Following an emergency meeting at the end of October, every Chinese copper smelter with brands eligible for London Metal Exchange delivery has agreed make their own proposals for exporting cathodes to LME warehouses in Asia, including South Korea and Taiwan, two sources with direct knowledge of the matter told Fastmarkets.

The volumes will be “significant,” while each smelter's export quantity would vary based on their individual situation, they added.

Jiangxi Copper and its subsidiaries have five brands of grade A copper cathodes listed for delivery against LME contracts, followed by Tongling Nonferrous with four LME-approved brands. Daye Nonferrous, Guangxi Jinchuan, Zijin Mining each have two listed brands.  
 
The China Smelters Purchase Team (CSPT) - currently led by China Copper's raw materials director Feng Mingrui - held the emergency meeting to discuss how the industry should help boost LME copper stock levels and ease the backwardation in the forward curve, sources said. 
 
Representatives from China's copper smelters - which account for more than 60% of the world's total capacity - typically meet at the end of each quarter to discuss the procurement pricing floor for spot copper concentrates. The most-recent meeting was held just over a month ago, at which smelters set the fourth-quarter base price for treatment and refining charges (TC/RCs) at $70 per tonne/7 cents per lb. 

The lingering backwardation in the copper market has raised financing costs for shorts to cover their positions and has deterred interest in spot trading.

“I am almost being driven mad by the backwardation. I cannot do much spot business [and] not even contractual business would make sense with the backwardation. I cannot even negotiate our long term contracts properly,” an executive at a major Chinese copper trader told Fastmarkets.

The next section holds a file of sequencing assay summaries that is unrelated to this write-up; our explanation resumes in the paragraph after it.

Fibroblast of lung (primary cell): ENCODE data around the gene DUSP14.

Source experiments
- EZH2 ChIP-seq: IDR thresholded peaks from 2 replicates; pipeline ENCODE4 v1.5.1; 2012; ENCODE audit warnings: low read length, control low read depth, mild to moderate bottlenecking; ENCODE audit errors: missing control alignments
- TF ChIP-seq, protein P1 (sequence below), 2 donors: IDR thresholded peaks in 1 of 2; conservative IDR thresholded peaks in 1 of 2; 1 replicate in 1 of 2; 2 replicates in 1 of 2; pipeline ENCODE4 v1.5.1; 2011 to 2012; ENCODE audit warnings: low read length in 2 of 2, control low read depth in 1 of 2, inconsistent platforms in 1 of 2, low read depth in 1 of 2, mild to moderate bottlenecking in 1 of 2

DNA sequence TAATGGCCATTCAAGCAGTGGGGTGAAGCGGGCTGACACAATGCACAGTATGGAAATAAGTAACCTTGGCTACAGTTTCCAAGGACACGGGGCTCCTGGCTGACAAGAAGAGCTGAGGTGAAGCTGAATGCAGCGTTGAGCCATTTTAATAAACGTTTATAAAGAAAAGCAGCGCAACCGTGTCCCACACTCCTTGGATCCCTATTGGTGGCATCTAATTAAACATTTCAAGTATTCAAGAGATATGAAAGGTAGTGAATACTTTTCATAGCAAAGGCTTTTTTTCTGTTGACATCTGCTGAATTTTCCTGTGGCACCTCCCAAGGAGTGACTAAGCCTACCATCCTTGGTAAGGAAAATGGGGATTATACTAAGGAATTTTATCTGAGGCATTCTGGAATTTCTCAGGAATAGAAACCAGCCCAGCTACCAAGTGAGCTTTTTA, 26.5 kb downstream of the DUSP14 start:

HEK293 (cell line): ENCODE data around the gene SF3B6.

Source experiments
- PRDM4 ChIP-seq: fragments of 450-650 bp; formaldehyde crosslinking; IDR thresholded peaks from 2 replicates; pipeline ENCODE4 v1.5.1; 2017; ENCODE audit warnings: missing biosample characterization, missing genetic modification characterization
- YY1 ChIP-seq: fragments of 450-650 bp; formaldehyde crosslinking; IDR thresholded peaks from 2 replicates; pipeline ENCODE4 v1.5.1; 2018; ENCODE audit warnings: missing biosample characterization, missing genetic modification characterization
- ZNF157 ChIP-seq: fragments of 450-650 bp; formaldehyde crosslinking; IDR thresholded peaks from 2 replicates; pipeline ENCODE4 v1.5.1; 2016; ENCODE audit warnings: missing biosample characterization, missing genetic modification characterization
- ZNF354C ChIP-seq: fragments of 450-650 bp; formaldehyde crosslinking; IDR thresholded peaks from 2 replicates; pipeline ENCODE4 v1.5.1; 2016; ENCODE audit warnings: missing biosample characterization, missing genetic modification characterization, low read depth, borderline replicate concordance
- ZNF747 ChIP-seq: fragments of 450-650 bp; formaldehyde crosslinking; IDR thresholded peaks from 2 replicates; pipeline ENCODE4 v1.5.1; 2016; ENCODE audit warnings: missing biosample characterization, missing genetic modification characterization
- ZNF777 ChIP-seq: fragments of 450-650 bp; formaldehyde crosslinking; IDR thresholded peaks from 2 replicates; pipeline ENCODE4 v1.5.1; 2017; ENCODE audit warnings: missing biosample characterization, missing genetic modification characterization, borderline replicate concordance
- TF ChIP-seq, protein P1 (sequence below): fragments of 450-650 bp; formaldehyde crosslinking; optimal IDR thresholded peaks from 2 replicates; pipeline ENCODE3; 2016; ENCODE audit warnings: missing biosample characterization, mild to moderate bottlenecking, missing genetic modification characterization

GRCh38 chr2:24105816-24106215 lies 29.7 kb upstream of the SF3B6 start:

At least four major smelters with sufficient inventories are already taking action this week, committing to export more than 25,000 tonnes of copper cathodes, the trader source added.  

In mid-October, the cash-to-November spread flared to a record backwardation of more than $1,000 per tonne, following a spate of copper warrant cancellations on the LME.

The situation led the LME to impose a series of temporary measures designed to cool the copper market, with the backwardation easing briefly afterwards. 

As of  the morning of Tuesday November 2, the backwardation at the front-end of the LME curve was still significant, with the cash/three-month spread in a $438-per-tonne backwardation - the highest level since the all-time high backwardation on October 18.

“The backwardation reflects a crucial lack of liquidity in the LME system. Available stocks are only at 31,475 tonnes while cancelled warrants account for 76% of LME stocks. We expect shorts to struggle to cover their positions, which could result in a notable rebound in the copper price by the end of the year,” said Fastmarkets base metals analyst Boris Mikanikrezai.  

CSPT 's decision to export copper cathodes is unusual, with China being the world's biggest copper importer for many years. The country brought 2.58 million tonnes of refined copper in the first nine months of 2021 - a 27.5% year-on-year decline. 

Spot copper trading interest has been minimal with participants citing backwardation costs. Fastmarkets assessed the Shanghai copper premium at $80-95 per tonne on November 1, unchanged over the past five days.